Technology is such an enabler for musicians in so many ways.Beyond social media and platforms such as SoundCloud for dissemination, software makes it possible to do away with the traditional studio, and that is a huge deal.I’ve been playing music since I was 15 but when I was in my 20’s or so it would cost $10,000 at least to get a demo CD done in a modest studio — not realistic for many people.In 2001, I started on the path of learning to become a self-taught sound engineer to the point that I can now record, mix and produce albums with good results in my home studio — and this is simply a hobby at this point; so the barriers to entry have absolutely been reduced.It still takes talent though 🙂
I don’t believe that the web makes things easier.I do strongly believe that it makes the impossible possible.That to me is the catalyst for the innovation of our era.
it makes the impossible possible. love that
As you’ve once said to me in reply to one of my Disqus comments a few months back, “You’ve said it better than I did” :-)That’s a great observation indeed.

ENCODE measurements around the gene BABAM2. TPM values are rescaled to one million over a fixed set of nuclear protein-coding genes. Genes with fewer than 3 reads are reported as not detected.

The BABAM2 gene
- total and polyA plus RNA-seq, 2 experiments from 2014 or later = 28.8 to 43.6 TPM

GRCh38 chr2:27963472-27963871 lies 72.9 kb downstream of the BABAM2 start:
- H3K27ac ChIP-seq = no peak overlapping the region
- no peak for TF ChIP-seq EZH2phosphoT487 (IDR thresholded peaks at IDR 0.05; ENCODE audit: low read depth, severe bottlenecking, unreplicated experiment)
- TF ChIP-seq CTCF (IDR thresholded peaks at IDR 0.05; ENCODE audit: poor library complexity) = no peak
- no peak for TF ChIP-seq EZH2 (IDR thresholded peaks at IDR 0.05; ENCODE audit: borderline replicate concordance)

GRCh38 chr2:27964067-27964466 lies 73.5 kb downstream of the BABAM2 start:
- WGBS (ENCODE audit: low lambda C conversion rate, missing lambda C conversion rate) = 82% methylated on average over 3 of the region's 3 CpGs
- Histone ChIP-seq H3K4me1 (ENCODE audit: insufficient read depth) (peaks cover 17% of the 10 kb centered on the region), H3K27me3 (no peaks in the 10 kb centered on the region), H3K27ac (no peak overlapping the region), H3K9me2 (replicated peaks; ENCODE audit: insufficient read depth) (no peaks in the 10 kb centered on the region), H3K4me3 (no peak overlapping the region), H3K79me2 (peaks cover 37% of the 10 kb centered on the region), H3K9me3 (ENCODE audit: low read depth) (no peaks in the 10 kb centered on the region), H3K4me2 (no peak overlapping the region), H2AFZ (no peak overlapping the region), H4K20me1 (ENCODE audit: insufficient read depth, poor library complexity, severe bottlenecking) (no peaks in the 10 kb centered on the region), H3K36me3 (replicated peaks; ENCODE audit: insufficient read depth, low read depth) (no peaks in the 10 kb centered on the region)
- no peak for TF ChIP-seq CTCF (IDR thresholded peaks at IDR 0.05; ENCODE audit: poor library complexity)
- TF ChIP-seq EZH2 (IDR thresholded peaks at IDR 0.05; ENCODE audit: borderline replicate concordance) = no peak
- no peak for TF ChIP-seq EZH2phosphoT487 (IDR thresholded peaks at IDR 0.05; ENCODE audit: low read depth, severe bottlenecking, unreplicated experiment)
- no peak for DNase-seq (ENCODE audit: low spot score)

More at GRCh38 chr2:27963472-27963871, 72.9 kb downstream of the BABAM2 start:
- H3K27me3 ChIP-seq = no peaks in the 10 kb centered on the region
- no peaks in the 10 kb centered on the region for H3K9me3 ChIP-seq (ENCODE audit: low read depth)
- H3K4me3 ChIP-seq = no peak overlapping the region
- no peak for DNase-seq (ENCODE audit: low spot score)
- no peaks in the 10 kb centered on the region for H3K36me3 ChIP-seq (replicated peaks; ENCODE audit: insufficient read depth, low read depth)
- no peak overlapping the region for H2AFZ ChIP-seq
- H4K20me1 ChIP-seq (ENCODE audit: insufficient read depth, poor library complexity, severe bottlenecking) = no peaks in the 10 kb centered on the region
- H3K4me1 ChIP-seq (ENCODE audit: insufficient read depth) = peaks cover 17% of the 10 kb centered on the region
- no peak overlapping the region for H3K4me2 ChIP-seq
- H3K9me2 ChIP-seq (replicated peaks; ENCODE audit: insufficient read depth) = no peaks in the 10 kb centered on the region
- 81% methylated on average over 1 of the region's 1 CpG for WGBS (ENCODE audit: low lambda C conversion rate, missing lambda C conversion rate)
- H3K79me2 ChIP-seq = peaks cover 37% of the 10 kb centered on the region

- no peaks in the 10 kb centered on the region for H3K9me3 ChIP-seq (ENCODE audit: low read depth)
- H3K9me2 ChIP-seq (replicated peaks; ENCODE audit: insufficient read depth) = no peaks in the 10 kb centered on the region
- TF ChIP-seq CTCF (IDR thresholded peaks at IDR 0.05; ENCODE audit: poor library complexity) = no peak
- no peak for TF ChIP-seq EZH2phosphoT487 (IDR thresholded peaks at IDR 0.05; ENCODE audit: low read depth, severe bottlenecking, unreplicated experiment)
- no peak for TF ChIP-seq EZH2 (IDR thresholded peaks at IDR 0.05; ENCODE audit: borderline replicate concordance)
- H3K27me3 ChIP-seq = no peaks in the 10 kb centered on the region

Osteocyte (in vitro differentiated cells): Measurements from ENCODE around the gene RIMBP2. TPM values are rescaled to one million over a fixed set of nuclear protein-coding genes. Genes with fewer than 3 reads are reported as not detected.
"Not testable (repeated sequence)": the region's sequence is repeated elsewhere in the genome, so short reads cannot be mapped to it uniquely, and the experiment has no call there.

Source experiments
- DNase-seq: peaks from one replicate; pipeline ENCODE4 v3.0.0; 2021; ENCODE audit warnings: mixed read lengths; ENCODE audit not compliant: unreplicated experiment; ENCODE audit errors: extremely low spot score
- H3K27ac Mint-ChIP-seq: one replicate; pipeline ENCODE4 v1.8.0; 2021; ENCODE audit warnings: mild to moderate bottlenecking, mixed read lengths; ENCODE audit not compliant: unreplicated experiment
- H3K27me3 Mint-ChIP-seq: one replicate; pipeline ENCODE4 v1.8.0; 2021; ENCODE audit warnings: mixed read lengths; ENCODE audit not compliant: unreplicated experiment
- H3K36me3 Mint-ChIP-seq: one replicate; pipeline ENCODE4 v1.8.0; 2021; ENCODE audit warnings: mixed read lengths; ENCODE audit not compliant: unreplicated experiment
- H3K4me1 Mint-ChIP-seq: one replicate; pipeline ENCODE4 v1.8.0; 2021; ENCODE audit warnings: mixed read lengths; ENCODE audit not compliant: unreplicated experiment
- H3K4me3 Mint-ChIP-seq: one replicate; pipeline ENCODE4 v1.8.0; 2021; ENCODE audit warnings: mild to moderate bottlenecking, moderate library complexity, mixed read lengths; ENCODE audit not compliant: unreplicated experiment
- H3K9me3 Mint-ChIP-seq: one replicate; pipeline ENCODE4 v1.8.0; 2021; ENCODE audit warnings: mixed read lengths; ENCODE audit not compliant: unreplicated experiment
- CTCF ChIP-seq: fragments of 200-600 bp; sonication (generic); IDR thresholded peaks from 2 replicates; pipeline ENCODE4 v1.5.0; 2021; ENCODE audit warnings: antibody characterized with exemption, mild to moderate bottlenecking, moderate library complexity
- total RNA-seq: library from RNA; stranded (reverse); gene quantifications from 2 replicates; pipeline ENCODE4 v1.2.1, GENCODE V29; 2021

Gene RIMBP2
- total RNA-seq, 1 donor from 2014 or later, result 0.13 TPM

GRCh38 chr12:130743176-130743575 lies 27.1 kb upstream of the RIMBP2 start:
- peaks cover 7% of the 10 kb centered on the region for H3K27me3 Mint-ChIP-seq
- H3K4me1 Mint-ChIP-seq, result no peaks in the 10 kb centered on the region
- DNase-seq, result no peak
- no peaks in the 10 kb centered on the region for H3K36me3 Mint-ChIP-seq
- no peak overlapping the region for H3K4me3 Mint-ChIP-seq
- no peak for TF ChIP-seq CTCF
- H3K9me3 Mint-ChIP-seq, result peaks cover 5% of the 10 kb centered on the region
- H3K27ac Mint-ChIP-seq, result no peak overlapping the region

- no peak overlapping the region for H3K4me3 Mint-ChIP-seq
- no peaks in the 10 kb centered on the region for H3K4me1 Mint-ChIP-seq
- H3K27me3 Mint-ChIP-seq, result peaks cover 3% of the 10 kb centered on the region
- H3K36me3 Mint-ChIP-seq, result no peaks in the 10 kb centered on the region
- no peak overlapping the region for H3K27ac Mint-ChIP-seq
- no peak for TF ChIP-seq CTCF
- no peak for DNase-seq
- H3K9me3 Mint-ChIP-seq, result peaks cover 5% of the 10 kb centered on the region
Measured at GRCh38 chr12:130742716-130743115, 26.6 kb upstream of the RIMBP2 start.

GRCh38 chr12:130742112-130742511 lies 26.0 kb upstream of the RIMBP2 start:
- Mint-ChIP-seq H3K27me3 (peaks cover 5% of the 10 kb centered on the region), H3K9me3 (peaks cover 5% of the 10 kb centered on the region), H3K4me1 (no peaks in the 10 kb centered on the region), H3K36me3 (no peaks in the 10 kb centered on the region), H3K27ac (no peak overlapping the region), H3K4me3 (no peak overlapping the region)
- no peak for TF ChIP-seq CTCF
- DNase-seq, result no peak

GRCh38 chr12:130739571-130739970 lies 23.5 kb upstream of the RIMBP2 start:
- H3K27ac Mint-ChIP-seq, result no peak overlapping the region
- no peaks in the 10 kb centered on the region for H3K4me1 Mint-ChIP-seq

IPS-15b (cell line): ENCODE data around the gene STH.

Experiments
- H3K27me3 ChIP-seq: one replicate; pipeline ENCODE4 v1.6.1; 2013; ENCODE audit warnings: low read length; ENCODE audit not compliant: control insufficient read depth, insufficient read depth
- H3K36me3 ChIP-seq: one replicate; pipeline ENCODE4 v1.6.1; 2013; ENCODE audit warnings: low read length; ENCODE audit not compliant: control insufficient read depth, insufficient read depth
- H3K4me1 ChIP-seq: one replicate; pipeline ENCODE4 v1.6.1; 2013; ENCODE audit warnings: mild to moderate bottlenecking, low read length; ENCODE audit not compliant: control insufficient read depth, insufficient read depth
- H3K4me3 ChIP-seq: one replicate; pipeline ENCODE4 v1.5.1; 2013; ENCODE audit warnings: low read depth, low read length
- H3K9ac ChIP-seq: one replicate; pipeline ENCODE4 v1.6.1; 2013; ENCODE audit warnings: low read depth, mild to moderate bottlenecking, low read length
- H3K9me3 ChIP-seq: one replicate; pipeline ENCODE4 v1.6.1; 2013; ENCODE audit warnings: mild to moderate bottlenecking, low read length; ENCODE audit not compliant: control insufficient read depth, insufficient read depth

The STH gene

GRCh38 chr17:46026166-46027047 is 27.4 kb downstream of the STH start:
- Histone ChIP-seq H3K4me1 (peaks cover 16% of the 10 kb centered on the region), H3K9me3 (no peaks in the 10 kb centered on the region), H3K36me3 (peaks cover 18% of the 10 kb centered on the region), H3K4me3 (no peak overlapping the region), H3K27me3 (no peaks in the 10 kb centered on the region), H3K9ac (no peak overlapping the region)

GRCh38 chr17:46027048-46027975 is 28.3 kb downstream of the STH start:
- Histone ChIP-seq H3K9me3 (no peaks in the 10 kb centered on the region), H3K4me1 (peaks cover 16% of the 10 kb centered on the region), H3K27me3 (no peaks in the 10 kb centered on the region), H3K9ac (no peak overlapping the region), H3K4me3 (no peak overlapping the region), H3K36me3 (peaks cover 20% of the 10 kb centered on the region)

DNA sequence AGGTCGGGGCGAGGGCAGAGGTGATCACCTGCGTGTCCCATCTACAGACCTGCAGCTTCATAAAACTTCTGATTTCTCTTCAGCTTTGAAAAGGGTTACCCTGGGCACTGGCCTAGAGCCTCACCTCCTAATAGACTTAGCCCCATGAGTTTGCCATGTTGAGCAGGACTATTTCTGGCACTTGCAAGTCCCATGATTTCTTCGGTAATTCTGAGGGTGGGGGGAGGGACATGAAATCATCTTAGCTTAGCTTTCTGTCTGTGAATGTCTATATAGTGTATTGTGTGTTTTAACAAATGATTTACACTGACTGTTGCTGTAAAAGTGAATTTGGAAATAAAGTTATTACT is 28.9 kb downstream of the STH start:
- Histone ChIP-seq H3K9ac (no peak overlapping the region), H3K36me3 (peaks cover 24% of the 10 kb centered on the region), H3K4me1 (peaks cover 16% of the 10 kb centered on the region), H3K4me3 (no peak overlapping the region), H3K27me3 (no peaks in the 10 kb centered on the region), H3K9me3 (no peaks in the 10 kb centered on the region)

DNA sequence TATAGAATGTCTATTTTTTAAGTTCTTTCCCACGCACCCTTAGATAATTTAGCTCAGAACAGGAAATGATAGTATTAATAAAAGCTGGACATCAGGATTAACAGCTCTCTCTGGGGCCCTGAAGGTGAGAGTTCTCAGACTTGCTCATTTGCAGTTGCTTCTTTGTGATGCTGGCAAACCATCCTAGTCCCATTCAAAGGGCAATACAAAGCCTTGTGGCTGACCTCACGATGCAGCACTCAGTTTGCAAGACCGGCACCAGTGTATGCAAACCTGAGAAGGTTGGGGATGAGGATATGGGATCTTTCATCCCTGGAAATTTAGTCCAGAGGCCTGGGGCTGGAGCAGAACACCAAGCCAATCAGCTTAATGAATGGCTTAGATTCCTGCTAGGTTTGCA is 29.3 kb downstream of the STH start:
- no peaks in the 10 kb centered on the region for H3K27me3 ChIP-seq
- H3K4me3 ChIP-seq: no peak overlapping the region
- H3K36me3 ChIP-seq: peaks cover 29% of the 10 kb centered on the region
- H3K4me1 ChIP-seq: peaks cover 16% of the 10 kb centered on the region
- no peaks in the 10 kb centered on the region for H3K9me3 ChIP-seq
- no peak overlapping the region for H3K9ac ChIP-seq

There is a sense in which the Internet opens up the playing field, and to some extent levels it.Definitely provides a platform for expression, for commerce, etc., to those who might not otherwise have access, or not as feasibly.”Makes the impossible possible. ” Yep!
Making the impossible, possible is true mainly and a cool thought. but important to challenge false statements, lest we get the wrong ideas about reality. It isn’t easier to send to a 30 second video recorded on your web browser to a friend / business contact than it would be 1980’s style to have a massive shoulder video camera (after going down to the store to get new tapes), then package up the tape, put in the mail (maybe having to drive down to post office to get a big enough pakckge for the tape) and then wait 3-14 days for them to recieve? You may challenge and say that this is making the “impossible”, possible, but no, what it really is doing is making sharing video information insanely easier / cheaper/ more efficient.